St. Luke provides what some have called travel notices in his Gospel. He uses this rhetorical tool to announce to his readers, “We’re moving”, or better yet “Jesus is moving”, or even better than that, “The presence of God is on the move.” Mary traveled to Elizabeth with Jesus in her womb in preparation for the event that would shake the world, the incarnation. Mary and Joseph traveled to Bethlehem for this very event. Later the Holy Family traveled to Jerusalem for the Passover where Jesus wowed the elders at the temple. Years later Jesus traveled to the Jordan to be baptized by John and across the Jordan to be tempted by Satan. He traveled to Galilee to begin his work there. And then today, the day before Ash Wednesday, we are told, “Jesus resolutely set out for Jerusalem.” Literally he set his face towards Jerusalem.” This is where he had to go. This was his destiny. This is where prophets die. This is where he would die. It was always the goal, always the destiny, always the place he would end up.
Now think about where we have been this church year. We anticipated Christ’s arrival in Advent. We celebrated that incarnation at Christmas, God was on the move and his footsteps shook the world! We heard about his ministry in Galilee. He was revealed to us as true man and true God in an epiphany only a divine revelation could provide for us. And now it is time for use to go to Jerusalem too. We resolutely turn our faces to that craggily hill where blood will flow. It is our destiny, our goal. It was always going to be this way. But there is another Jerusalem, a golden one, which is Christ’s and our final, final destination. God’s on the move and so are we.
Jesus moves from glory to cross but really it is a move from glory to double glory for being lifted up on the cross will be his ultimate glory. At the cross there is love like no human ever saw before. Down from the Mount of Transfiguration he went. And when he did he left behind transfigured glory. He told his disciples to keep quiet about they saw. He chastised them for arguing about who will be the greatest in the kingdom. In righteous anger he rebuked them for asking if they could call down fire from heaven upon the Samaritan village that did not welcome them. Good thing, for they would abandon him soon enough – they wouldn’t want their unrighteous anger then, would they? Down from the mount he went because Jerusalem was the density.
You and I go for the ride not just in the church year as we follow his earth-shaking footsteps from Christmas to Easter but personally in our baptismal lives. He tells us to stop being obsessed about all the outwardly fantastic stuff he can do and has done. “God is great. God is awesome” – we get it – but Jerusalem… but cross… this is where he is to be found. This is his double glory. And this is our true comfort. Even though God is indeed awesome there are very few days we feel awesome. His double glory is dying for us, paying for our sins. His double glory is taking us through the baptismal ride of death and crucifixion with a resurrection on the other side. His double glory is when he seems to say, “I got this. I got you. Come with me to cross and grave, nothing will get in our way.” This mount, Mount Calvary, proclaims him “Redeemer – yours and mine.” It finishes the story of the Mount of Transfiguration. God’s on the move, down the Mount of Transfiguration and up the Mount of Calvary. God’s on the move and so are we.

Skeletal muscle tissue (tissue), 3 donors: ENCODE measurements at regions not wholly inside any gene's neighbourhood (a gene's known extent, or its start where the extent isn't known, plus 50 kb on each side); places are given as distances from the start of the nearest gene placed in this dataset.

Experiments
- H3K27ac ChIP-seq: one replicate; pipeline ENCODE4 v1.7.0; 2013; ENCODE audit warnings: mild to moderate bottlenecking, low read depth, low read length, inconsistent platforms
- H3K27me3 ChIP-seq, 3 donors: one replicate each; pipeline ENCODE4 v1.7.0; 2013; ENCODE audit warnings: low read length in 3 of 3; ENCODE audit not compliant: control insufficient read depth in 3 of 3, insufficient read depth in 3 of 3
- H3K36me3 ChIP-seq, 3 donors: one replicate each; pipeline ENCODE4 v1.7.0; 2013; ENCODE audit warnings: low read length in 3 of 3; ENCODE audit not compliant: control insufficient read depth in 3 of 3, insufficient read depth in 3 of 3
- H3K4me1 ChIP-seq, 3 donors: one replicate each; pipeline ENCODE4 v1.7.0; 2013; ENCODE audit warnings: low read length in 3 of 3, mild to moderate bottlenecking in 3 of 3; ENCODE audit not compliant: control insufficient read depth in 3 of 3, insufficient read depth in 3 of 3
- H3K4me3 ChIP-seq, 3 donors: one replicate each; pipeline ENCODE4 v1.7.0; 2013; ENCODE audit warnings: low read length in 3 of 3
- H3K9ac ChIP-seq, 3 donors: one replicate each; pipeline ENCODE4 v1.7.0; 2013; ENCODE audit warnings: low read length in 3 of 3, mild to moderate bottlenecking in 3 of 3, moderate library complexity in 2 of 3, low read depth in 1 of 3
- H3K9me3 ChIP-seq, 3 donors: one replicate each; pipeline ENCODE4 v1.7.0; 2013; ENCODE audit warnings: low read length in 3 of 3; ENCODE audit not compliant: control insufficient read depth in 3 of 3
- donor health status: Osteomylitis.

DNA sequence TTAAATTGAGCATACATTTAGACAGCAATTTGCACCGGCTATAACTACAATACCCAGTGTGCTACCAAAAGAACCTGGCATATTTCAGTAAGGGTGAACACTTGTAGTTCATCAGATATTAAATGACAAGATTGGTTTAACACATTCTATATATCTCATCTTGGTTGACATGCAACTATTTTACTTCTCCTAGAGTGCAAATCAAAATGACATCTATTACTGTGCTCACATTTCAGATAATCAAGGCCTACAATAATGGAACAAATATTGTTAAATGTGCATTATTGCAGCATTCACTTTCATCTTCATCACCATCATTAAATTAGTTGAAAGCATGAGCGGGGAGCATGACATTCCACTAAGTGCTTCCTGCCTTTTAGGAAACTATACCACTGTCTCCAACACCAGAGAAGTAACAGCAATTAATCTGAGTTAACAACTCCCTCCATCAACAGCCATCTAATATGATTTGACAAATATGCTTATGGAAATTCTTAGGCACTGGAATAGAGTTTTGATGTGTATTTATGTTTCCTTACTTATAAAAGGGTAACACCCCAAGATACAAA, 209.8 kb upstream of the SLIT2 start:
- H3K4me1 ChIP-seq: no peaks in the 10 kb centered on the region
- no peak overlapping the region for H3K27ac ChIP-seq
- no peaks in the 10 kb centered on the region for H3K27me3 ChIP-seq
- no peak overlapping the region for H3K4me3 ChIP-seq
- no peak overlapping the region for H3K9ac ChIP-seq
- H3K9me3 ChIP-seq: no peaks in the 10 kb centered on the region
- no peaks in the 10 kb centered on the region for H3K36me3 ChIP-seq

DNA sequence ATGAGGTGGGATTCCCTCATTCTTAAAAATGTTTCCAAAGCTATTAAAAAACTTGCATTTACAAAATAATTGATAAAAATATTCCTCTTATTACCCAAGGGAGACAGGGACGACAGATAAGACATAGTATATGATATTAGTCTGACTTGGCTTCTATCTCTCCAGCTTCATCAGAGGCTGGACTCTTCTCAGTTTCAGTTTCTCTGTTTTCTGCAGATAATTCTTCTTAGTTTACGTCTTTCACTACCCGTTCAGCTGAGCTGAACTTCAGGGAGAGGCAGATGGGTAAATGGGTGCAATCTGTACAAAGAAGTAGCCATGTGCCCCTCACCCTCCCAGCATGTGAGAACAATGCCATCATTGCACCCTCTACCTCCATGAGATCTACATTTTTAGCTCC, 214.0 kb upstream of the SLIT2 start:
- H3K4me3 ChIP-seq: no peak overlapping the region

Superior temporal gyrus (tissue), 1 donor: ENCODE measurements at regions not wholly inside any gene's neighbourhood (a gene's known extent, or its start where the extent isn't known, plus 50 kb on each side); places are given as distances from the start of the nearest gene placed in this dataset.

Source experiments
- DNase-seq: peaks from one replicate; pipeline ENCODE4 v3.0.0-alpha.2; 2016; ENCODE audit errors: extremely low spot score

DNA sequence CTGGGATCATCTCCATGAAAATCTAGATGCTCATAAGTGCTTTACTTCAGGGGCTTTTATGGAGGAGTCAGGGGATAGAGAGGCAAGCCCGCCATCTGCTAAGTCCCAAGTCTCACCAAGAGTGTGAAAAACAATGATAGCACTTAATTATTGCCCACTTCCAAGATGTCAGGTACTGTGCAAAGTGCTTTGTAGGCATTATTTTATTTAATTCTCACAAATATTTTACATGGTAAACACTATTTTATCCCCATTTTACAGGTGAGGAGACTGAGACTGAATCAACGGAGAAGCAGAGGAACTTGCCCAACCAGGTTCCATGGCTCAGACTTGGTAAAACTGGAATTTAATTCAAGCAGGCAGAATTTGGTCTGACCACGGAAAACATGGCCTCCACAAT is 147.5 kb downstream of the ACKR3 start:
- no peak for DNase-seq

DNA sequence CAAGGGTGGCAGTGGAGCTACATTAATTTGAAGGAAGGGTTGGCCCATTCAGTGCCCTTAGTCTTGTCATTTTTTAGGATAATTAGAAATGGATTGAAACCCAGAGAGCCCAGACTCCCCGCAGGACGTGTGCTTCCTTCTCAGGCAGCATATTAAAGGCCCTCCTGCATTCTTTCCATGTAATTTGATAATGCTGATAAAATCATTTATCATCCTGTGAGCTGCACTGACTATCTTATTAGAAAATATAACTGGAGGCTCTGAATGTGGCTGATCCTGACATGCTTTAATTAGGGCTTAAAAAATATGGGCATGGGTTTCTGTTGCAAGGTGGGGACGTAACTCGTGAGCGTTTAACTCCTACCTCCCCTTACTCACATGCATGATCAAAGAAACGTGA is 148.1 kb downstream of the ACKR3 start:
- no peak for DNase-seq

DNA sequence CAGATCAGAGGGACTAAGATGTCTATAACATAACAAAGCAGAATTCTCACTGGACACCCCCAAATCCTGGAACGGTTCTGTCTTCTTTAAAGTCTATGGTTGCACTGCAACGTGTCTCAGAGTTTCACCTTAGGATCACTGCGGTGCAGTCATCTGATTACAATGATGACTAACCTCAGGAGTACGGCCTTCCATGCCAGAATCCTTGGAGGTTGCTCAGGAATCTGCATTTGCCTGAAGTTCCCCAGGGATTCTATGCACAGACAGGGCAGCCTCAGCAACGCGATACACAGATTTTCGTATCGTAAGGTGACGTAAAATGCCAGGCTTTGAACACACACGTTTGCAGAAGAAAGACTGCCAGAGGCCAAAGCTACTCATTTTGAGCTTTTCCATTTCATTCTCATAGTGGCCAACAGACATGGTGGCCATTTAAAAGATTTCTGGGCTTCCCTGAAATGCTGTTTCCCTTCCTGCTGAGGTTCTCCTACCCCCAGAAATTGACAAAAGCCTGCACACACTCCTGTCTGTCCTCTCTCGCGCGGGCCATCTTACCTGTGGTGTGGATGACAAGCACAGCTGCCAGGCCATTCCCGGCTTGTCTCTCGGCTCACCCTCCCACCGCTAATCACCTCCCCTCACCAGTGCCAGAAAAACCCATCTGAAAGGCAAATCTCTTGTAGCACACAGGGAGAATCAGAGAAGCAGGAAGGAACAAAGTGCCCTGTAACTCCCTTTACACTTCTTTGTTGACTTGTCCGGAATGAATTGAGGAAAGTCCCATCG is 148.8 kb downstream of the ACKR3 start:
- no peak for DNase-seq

So if we go with Christ, through cross and trial, through death and resurrection, if we travel with him, “alleluia” cannot always be our song. Not here and not now. But it will be permanently. It will in the Golden Jerusalem, our final, final destination. So we will practice heaven’s song here. We need to get ready. But we will not pretend. We not pretend that all is well. We will not ask him anymore, “Who will be the greatest in the kingdom?” We will no longer ask permission to bring judgment upon those who do not welcome us and our message. We will not pretend that God’s kingdom was for here. That’s not fully human, that’s not compassionate, that’s not honest. We will mourn with the world, it is good and right so to do.
Oh, we will pierce the darkness down here with “alleluia,” passionate “alleluias.” We will pierce the darkness with voices that have seen the pain, with hearts that have ached, with bodies that have been through it all but have been promised a transfigured glorious body like Christ’s. We will pierce the darkness with “alleluia” and the only way we can do that is with the authenticity of first being in the darkness. So we will go down the mount of Transfiguration and up the Mount of Calvary in this life. In this life we will bear crosses. In this life we will enter the darkness with Christ. In this life he will pull us through the darkness. In this life we will sing the funeral dirge and heaven’s song, “alleluia.” And so in symbolism of all of this we bid farewell. We bid farewell to “alleluia” for Lent. But we will pierce the darkness on Easter Sunday and the song will be that much sweeter. And then we will be ready, we will be ready for heaven’s choir. We’ll get there. We’re on the move and so is God. And we move with him.
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